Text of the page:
NITSAN SIMANTOV. PHOTOGRAPHER. FILMMAKER.

East Grinstead photographer and filmmaker Nitsan Simantov. Wedding photography and commercial video production in London and West Sussex.

Gear: Improve Your Budget

The Filmmaker's Ultimate Gear & Stability Guide

Improve Your Budget

I hear many people say that they don't have enough budget for the stuff they need/want. Sure, sometimes that might be the case, but sometimes people would have a much better budget if they put a bit more time into using their available resources in a better way. 

First scenario, if you really don't have the options to increase your budget as I discuss in this chapter (For example, you are living on a deserted island with a volleyball named Wilson) then my recommendation is to get just the bare minimum for now, like a very low cost camera as I will discuss very shortly further on in the book, and then make the rest of the equipment from DIY tutorials, and then use that to build a portfolio.

But this book is about the ultimate gear, not about DIY gear (maybe that will be a future book), so lets look now look at the options the average independent/freelance filmmaker could use to improve their budget. Many of these will actually still apply to when you are working with less than a pro's budget, for example, if DIY gear is the only thing you can afford then you might consider also making multiple units and selling them on eBay. 

Deciding how much to invest

Many people will tell you, "if you buy cheap, you buy twice".
This means that sometimes it is best to spend a little more on something high quality, rather than spend on an item that is cheaper but will break faster. This is sometimes true, but following a few simple rules it might not always be exactly correct. The two main things to keep in mind are, the options for returning the item and the item's resellability, often those might allow you to try a lower cost item with a smaller risk, but that means that when you get it you should really test it right away to see how good it is, or if you later find it's not very useful to you, that you really do take the time to sell it.

So how do I budget?
I use a combination of these two questions:
1. Figure out how much I have and what the best way is to spend it to push me forwards. works better in the short run.
2. Figure out what I need, calculate the cost, then figure out how to get it. Works better in the long run. Set goals and do your best to get to them.

How to choose the correct items?

Here are the things I consider when purchasing my gear:

Double check the information you find.
For example, when looking at stabilizers you might come across a video by a very lovely person who says that the ProAm Autopilot stabilizer is worth buying, make sure to double check about that, because in this particular case you'd be standing there frustrated trying to get good results from something that is frankly just not very good. Consider the source and how reliable that information might be, and if you think that person got paid to make the review, move on.

Beware of Amazon reviews.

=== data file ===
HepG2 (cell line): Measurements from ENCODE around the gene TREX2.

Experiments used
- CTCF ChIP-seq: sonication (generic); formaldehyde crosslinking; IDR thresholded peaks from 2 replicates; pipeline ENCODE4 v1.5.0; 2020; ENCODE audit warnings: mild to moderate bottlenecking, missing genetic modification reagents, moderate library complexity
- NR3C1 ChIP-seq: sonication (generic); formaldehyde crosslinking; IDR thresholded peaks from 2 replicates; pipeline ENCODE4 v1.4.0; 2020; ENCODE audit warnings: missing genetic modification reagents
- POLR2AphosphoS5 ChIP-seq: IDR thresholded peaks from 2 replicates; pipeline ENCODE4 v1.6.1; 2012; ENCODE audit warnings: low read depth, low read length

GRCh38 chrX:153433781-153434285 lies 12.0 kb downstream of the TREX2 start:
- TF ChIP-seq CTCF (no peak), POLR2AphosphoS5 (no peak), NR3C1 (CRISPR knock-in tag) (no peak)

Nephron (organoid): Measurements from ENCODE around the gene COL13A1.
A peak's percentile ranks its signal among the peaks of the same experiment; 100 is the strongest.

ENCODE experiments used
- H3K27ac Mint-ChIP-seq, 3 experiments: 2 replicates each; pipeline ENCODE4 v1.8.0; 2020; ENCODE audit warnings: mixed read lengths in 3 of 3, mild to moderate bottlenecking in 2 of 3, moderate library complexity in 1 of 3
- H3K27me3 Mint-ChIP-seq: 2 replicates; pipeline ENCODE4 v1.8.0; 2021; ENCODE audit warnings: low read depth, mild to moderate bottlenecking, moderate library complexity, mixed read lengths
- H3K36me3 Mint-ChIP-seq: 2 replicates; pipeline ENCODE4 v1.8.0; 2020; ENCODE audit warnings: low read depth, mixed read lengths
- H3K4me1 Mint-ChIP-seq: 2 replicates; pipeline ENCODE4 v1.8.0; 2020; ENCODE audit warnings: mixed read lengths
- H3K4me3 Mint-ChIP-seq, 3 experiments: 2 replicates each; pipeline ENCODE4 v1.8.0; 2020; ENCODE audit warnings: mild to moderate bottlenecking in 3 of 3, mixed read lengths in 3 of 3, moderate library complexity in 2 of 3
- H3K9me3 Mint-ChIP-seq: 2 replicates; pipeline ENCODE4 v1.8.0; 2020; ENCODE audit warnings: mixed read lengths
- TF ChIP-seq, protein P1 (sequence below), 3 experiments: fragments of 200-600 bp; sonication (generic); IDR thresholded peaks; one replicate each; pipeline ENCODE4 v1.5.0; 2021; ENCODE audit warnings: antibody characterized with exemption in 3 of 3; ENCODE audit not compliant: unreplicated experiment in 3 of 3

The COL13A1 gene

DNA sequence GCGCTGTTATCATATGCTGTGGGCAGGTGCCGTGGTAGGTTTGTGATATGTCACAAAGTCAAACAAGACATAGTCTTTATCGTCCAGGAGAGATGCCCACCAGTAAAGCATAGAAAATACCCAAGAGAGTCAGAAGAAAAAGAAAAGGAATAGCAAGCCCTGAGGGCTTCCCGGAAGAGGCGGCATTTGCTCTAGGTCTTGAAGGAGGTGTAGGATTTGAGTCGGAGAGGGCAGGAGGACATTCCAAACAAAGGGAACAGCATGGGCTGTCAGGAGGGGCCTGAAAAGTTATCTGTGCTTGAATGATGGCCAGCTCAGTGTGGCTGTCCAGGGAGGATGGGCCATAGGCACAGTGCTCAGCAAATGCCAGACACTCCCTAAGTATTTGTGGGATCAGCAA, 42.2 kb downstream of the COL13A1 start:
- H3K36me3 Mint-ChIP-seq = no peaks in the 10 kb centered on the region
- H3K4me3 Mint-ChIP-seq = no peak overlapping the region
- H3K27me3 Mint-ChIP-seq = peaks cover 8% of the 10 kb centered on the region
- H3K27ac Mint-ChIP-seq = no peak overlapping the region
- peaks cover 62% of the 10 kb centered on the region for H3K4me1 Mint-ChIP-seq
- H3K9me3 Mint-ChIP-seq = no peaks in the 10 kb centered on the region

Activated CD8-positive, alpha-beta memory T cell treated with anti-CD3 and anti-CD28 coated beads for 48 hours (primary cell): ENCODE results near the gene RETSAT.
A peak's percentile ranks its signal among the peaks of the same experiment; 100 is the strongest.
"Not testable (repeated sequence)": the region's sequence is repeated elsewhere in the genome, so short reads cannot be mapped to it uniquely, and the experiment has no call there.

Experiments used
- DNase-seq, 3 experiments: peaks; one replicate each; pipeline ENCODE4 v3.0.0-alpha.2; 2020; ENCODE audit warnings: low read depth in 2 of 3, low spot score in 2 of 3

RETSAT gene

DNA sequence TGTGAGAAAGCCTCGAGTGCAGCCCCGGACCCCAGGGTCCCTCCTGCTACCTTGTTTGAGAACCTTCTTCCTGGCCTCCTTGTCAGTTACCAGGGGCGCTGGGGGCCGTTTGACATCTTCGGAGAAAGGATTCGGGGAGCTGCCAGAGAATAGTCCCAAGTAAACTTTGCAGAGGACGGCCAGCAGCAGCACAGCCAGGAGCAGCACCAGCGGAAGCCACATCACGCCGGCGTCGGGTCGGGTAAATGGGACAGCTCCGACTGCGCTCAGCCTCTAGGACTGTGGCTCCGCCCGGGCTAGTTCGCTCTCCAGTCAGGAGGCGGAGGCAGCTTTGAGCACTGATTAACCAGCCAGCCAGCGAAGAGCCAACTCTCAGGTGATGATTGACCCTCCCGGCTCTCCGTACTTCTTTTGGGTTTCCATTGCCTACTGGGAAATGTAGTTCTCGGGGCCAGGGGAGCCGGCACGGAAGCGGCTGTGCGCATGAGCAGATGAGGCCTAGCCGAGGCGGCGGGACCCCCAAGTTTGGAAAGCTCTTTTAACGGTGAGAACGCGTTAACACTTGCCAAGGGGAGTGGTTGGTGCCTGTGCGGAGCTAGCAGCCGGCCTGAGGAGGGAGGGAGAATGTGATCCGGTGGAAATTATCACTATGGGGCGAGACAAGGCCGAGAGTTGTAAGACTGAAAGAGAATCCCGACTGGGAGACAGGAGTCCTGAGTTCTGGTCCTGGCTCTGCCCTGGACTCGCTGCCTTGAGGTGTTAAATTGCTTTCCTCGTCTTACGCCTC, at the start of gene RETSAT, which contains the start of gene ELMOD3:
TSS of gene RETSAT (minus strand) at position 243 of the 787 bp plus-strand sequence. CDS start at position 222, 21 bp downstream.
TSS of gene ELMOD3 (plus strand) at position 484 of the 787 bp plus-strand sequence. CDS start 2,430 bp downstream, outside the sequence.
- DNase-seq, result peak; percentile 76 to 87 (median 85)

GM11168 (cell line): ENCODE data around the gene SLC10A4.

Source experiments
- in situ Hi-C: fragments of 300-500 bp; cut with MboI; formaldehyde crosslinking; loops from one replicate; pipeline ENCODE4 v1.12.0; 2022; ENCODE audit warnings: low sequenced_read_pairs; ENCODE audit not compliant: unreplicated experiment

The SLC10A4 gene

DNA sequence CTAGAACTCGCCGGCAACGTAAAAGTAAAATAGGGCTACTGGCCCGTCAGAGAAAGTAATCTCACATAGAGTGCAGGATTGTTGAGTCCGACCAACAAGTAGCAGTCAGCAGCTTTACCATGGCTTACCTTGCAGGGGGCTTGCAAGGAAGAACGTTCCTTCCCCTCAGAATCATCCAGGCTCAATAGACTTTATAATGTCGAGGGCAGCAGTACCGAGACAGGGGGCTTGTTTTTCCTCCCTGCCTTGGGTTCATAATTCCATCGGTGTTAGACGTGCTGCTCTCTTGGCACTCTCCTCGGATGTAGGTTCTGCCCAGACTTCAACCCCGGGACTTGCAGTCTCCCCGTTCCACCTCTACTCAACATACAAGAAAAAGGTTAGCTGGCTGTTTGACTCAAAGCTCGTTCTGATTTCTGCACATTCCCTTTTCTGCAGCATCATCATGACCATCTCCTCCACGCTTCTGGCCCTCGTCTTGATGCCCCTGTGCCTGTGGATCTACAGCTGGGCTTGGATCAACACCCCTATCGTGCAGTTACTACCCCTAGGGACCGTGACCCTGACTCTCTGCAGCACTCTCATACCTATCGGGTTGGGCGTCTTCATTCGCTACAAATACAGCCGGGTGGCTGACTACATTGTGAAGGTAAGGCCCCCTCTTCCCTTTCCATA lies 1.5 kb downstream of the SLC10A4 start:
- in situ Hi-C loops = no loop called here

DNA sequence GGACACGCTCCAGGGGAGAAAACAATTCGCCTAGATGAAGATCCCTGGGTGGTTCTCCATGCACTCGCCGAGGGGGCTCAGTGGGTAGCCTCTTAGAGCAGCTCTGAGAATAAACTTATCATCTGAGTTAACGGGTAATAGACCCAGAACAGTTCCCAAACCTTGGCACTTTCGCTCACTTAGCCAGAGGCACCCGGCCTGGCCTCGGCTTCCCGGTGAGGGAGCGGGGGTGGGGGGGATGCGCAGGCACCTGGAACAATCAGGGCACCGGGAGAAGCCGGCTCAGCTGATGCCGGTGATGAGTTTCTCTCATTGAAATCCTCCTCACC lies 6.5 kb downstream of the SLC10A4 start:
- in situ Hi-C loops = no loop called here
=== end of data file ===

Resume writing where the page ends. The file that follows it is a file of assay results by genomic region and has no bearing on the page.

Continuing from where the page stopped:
Amazon is one of the my favorite places to get stuff and a good way to easily compare products without spending hours on google looking for reviews. But there's a catch, Amazon is stuffed full of fake reviews.

There's fake positive reviews made by the sellers using fake accounts on their own products, and there are fake negative reviews left on competitor's products. So when looking at reviews, check that person's profile and see if they seem real. Have they left various good, average and bad reviews on multiple items from various sellers in various categories? Here are some things I look for in Amazon reviews. Obviously these are just my observations, not guaranteed facts.

  • Most fakes are dead easy to spot. You click their name and you get to a page that very often just has one review or several items from the same seller.
  • If the reviewer is being overly emotional it's often an indication that it might not be an honest review. It's easy to spot when you're looking for it. For example something like: "What a terrible item, arrived broken, too late to return, ruined our Christmas".
  • Fake reviews are often a bit vague, rather than describe the real uses and experiences with it. For example, "Man, great item, better than all the other ones I've tried, don't bother with any other ones." or "Never again. Very unhappy. Not a good service and not a good item."
  • I usually ignore reviews that are badly written. For example, "i h8 this batery i got it for week and then camera is now broken i cant belive this bad company". This is not necessarily a fake review, but very often that's something written by someone who might be a bit "less smart", and now I'm not saying they are bad people, I'm just saying I prefer to get my information from other sources.
  • I ignore any reviews that seem like they are written by an asshole, because frankly I really don't care about the opinions of assholes.
  • "Amazon Verified Purchase" will appear next to reviews where the item was paid for through amazon, but it is possible to fake this too. It's not difficult for a seller to purchase their own items, or their competitor's items, so don't consider this a golden seal of approval, just a step in the right direction.